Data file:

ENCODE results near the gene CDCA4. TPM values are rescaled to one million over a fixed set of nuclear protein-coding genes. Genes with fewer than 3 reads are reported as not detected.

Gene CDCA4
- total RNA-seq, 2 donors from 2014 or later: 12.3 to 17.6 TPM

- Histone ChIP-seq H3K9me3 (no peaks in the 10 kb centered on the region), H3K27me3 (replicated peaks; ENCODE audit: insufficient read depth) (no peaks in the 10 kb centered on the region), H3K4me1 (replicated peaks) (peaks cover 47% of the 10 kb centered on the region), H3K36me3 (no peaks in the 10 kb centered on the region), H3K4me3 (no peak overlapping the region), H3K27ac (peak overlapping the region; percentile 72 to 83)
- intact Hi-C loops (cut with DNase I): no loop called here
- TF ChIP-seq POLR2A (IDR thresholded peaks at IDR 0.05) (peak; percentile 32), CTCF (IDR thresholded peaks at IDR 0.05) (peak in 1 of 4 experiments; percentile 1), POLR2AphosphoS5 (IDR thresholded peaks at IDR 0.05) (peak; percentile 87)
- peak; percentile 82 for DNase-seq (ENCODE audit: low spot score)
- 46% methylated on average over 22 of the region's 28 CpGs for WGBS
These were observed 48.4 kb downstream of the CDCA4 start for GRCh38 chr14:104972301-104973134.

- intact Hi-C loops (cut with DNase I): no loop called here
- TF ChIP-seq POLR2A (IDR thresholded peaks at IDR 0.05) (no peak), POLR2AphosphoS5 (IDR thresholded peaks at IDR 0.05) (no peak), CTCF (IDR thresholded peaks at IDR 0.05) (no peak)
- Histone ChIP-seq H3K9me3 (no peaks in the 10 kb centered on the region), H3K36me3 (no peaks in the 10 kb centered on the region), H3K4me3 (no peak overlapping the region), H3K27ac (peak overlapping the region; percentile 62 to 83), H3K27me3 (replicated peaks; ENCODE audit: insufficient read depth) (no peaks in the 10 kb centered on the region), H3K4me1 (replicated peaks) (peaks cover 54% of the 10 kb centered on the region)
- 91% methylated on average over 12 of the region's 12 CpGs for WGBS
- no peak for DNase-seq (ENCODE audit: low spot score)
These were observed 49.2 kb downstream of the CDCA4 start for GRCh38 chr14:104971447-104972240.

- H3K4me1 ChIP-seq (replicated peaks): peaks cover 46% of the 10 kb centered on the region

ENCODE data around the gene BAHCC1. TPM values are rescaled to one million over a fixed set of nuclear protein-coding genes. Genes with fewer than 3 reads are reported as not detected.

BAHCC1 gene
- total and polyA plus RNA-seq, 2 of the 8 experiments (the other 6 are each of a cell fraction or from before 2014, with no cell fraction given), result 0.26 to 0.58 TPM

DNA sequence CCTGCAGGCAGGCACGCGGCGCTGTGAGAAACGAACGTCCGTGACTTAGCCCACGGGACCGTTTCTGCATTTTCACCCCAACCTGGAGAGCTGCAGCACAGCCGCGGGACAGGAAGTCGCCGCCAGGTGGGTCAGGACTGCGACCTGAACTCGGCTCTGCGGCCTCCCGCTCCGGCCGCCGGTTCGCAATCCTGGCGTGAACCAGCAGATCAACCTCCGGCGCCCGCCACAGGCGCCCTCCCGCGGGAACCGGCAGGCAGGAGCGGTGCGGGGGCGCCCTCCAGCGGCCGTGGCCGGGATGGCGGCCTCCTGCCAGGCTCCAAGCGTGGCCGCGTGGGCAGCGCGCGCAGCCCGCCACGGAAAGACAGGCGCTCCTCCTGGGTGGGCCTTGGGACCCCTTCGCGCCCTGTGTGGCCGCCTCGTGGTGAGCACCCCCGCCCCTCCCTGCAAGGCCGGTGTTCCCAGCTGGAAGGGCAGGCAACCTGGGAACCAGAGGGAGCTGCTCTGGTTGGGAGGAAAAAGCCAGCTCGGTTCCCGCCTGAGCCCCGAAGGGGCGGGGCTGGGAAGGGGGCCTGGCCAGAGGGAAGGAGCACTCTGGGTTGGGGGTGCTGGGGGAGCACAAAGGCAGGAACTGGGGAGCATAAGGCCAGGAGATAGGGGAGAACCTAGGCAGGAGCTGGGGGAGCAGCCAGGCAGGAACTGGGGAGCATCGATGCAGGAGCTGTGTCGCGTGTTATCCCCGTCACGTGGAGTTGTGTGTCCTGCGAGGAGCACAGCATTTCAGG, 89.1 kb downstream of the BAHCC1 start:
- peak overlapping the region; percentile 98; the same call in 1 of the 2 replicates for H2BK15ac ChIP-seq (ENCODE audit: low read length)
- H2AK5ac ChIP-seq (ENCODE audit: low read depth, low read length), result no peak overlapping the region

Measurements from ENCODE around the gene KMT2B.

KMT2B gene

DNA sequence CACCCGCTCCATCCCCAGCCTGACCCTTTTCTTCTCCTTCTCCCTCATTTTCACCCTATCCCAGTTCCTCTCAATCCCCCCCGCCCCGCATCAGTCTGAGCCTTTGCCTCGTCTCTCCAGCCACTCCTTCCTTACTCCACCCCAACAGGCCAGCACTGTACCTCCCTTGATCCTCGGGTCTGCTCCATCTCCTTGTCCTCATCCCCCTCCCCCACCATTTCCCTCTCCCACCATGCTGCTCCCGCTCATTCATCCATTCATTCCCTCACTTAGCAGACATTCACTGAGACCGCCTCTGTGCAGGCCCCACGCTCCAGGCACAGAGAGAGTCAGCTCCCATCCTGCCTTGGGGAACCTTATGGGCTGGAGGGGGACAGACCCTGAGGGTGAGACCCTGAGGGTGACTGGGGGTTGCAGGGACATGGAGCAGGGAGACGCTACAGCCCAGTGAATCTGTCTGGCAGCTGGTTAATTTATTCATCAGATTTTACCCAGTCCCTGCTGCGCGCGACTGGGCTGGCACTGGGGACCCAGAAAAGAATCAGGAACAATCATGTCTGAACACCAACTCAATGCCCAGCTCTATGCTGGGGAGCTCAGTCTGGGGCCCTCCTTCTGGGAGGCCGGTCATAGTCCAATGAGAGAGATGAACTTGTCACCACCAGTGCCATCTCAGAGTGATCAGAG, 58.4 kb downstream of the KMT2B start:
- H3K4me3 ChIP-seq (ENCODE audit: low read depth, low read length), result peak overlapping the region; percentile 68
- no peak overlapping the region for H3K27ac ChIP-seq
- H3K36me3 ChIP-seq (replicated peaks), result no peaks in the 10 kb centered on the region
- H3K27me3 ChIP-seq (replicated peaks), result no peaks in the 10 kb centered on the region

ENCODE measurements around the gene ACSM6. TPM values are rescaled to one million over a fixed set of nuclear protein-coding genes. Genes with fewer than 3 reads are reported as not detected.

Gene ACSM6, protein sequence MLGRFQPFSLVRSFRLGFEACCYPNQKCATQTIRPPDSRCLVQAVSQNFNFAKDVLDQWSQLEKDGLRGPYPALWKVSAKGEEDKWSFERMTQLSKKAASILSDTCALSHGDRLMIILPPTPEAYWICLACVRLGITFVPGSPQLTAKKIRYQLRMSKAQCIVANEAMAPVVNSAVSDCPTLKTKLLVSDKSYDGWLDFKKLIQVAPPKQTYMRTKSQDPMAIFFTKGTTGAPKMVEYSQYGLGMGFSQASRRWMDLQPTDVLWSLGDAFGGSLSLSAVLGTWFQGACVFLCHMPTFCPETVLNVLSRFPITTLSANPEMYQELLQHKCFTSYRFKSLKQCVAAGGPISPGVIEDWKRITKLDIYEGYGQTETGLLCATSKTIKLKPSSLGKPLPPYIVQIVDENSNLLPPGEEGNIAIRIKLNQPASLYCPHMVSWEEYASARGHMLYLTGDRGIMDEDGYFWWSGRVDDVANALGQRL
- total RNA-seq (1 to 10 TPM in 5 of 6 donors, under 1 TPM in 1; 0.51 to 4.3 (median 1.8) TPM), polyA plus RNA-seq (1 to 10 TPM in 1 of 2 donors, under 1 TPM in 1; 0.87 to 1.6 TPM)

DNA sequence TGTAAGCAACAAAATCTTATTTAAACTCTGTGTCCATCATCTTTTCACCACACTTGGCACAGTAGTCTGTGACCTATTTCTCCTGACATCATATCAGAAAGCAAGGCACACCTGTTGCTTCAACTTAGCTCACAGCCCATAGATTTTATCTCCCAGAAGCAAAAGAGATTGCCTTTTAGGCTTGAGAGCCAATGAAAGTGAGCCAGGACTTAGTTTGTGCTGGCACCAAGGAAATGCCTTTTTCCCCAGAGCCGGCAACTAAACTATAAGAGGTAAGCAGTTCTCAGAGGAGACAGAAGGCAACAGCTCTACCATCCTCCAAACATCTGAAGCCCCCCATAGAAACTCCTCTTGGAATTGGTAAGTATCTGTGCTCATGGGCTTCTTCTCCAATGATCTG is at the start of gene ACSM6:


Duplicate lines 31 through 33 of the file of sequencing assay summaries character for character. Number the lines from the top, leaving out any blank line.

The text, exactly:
Gene ACSM6, protein sequence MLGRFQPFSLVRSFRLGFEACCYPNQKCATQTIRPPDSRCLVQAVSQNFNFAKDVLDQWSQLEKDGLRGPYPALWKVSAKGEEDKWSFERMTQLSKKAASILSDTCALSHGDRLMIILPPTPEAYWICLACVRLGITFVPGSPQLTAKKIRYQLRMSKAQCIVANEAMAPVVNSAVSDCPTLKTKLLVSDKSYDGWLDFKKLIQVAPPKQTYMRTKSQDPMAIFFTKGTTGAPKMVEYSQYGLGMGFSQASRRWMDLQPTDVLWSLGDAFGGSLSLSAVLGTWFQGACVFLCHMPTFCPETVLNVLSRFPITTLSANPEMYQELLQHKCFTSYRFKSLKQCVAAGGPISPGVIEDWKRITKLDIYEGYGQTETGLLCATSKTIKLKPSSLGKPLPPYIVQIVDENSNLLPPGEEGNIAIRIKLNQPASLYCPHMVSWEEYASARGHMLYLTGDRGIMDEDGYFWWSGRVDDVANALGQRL
- total RNA-seq (1 to 10 TPM in 5 of 6 donors, under 1 TPM in 1; 0.51 to 4.3 (median 1.8) TPM), polyA plus RNA-seq (1 to 10 TPM in 1 of 2 donors, under 1 TPM in 1; 0.87 to 1.6 TPM)

DNA sequence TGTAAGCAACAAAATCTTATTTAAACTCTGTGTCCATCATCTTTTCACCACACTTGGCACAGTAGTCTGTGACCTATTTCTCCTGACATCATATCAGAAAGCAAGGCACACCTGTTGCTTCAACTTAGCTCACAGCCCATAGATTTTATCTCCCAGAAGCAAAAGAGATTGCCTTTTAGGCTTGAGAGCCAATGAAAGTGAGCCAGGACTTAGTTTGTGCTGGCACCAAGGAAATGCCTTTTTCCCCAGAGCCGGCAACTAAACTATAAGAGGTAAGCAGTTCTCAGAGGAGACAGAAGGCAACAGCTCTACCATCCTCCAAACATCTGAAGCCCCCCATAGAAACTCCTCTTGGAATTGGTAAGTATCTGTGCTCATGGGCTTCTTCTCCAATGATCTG is at the start of gene ACSM6: